Immigrationomics: CEO of Largest Hispanic Company in US Says Immigrants Not Looking for Handouts

MasTec CEO Jose Mas says GOP?s opposition to immigration reform is hurting the party.
3:00 | 11/04/13

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Transcript for Immigrationomics: CEO of Largest Hispanic Company in US Says Immigrants Not Looking for Handouts
Welcome to power players -- ABC news White House correspondent Jim -- And today a conversation about immigration with a son of an immigrant from Cuba who came here in 1959. Built a small construction company that is now the largest Hispanic owned business in the United States. -- mosque is a conservative Republican who believes an immigration reform including a pathway to citizenship. South Miami has been in the Cuban American community has been all over generations now. A Republican strong -- how much harm do you believe. Republicans have done by opposing immigration reform in this community I'm actually I'm Republican. Fiscally conservative. But when it comes to a lot of the social justice issues -- as a party. Immigration is one of many things it's going on that I think is is negatively -- the Republican Party much -- but everywhere what is it do you think. About the immigrant what's the sparked. That helped so many of them succeed. You know I think that an immigrant comes to this country. With with a passion to succeed I think most immigrants want to contribute to our society but do you think that. The people who are coming in this country over staying visas -- Are they coming here. To get on welfare. To come in here in search for better I don't think anybody believes that living in in a world where everything's handed to -- This positive people want to excel. People want to be portable winning team people -- -- feel good about themselves in the way they do that is by being successful is by having a dream by having global and having the opportunity to achieve that. When you look at what some of the people due to cross the borders and whether it was. Cubans who were crossing the voting going ninety miles on inflatable to the risking their lives day in and day out. Not for a hand -- for an opportunity to build a life that's better than what they can achieve for their we have to have a policy. That understands the -- is a good thing for America that's positive that. And and we should be embracing that as a nation. But it like it embrace my father. The other point that the opposition makes frequently saying that people like yourself. Businessmen and support reform immigration reform because all you want is cheap labor and you want. -- in droves of foreign workers to come and knock out the higher paid workers of the United States. I think it's ridiculous. My business. 44 billion dollars at a disadvantage. To that small business who's taking advantage of the system. To that one employer who's out there who's not paying his employees. Correctly his pain under the table -- not paying for workers' compensation was not they're not paying into the system. For not paying Social Security taxes. That individual can go out and they can help priced me every -- -- and it happens you're all over the country so the bigger companies the people that are doing it right. Aren't benefiting from the system the reality is when you look at construction jobs around the country with the farming and agricultural jobs. -- most of that work is being done by immigrants today. So why not create a process where they're paying taxes which they want. They don't want to be here hiding having to cheat the government let them pay taxes let them pay into the system. They want to pay into the system and -- not allowing them tell me a little about your dad. And how he got to the United States why he came here in what it was like when he got here -- my father came to an assist in 1959. It was an immigrant from Cuba. He found itself in a country where he didn't speak the language she didn't have a penny his name. Really nothing but the shirt on his back and had nowhere to go -- could go back to Cuba to talk. He works a bunch of -- jobs he found himself -- and as a dishwasher on the beach you worked as a Steve -- the port of Miami. You worked as a shoe salesman. I became a milkman. So we had some friends that had looked -- on the Puerto Rico. And that opened -- about construction company basically digging trenches where the telephone lines. So he left the milk route to do that left them no crowd to go in the construction and dig trenches and business -- little by little. And he eventually -- as partners and in 1992. We had a tragic around in this community -- -- and Andrew. Which had a devastating impact and a lot of the telephone poles -- power poles -- knocked down. And our company actually got the contracts to rebuild that infrastructure and 1998 there was a race on building -- across the country. And we provided those services to those companies to be able to do that. We were the first Hispanic company in US history to break the billion dollars in sales this -- we'll do about four point two billion dollars in sales. Employees over 141000 people in this country. We operate -- 48 states so we've gone from a very very humble beginnings. So being accompanied. There or -- -- don't companies were a fortune 1000 company. And I think there's very few Hispanic companies and have been able to portray that growth. Over the course. Of of history really of US business history thank you very much for sharing your story we should note thank you. That's all for this edition of power players for ABC news in Yahoo! News I'm Jim marvelous you can follow me on Twitter at Jim Avila ABC's. Have a good --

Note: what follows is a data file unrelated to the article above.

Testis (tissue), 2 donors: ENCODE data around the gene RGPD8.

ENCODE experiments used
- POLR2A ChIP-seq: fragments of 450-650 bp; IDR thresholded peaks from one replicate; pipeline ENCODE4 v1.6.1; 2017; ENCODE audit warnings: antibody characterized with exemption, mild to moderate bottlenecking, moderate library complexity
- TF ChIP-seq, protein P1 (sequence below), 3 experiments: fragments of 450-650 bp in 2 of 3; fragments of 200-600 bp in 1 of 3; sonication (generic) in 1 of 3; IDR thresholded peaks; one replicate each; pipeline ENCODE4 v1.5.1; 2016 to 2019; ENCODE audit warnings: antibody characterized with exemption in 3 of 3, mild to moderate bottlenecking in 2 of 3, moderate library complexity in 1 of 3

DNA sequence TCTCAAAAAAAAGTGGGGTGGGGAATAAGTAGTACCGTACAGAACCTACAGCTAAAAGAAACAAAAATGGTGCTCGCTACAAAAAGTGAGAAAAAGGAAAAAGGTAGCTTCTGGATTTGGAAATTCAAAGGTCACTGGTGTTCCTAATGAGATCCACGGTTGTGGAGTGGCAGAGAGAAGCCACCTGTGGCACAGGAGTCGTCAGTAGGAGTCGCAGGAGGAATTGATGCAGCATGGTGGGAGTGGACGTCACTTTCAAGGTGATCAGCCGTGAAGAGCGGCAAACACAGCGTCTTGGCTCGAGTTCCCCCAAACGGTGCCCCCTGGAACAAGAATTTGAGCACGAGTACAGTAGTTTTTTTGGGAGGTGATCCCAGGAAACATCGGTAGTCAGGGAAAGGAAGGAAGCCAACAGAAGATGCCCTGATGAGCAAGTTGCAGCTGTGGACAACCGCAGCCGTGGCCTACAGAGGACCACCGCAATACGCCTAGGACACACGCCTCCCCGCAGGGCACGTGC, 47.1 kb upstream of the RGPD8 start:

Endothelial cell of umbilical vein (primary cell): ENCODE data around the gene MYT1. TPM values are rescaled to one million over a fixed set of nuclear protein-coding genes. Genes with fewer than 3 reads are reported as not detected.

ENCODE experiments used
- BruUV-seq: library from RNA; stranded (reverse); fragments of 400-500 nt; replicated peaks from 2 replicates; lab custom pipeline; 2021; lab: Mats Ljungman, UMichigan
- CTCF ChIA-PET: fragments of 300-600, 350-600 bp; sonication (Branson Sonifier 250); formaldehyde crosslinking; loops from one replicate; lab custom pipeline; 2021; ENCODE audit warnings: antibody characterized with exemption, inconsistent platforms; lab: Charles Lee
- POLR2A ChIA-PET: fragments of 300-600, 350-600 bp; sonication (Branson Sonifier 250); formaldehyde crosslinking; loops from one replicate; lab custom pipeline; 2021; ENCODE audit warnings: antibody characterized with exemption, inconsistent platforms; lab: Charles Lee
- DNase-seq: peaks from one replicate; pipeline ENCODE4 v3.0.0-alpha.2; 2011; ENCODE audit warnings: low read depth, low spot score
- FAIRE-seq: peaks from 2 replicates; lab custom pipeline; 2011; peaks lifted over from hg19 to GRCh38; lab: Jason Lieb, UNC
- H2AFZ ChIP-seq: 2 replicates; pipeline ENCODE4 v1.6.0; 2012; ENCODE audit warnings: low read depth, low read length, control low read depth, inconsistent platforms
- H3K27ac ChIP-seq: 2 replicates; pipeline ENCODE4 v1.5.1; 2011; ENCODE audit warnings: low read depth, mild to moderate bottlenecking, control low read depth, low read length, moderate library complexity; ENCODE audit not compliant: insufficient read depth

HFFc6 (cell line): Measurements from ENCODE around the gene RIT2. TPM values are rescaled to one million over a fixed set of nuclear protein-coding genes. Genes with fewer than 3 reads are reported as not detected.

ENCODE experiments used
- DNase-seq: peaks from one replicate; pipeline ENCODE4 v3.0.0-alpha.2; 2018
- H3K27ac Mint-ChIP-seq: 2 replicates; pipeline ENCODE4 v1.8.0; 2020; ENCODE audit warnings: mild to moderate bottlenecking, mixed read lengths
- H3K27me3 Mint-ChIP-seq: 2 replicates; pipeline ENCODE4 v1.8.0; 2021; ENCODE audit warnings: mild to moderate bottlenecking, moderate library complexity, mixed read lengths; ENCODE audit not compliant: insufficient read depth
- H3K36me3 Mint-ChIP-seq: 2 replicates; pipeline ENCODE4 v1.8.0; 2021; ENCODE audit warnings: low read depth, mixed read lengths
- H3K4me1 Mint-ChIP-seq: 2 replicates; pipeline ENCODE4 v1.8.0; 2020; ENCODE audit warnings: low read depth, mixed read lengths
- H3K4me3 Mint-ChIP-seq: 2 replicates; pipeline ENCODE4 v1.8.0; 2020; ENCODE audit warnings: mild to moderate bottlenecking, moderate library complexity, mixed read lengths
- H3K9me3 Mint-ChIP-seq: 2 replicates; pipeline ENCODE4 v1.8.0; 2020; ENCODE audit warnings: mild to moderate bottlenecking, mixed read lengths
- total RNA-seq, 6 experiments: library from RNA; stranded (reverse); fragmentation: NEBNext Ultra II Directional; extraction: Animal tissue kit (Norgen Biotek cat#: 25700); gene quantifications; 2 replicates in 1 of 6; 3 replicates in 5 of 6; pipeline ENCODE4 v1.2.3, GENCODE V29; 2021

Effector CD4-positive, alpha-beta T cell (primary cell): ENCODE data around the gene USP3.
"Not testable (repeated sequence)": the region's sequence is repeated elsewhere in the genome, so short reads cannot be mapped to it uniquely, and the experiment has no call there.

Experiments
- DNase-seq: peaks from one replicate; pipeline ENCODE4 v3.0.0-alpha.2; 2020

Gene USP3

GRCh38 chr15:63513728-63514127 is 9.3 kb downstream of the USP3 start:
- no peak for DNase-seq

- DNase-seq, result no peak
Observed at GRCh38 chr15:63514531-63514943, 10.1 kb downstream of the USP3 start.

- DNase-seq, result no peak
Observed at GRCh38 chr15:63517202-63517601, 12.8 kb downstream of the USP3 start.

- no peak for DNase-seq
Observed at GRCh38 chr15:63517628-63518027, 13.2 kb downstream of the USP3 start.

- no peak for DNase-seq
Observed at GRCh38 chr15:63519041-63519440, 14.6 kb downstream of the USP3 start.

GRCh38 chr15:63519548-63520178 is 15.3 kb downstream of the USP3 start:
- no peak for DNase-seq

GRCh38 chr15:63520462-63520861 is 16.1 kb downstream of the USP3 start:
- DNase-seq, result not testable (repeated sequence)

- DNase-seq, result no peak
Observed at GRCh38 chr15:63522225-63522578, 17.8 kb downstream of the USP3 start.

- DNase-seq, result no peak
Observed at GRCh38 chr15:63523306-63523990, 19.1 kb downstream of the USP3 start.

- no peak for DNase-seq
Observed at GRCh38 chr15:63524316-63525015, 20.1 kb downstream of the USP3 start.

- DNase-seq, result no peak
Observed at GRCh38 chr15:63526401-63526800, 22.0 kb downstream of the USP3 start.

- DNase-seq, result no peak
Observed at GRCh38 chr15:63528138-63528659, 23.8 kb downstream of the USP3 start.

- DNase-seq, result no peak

This transcript has been automatically generated and may not be 100% accurate.

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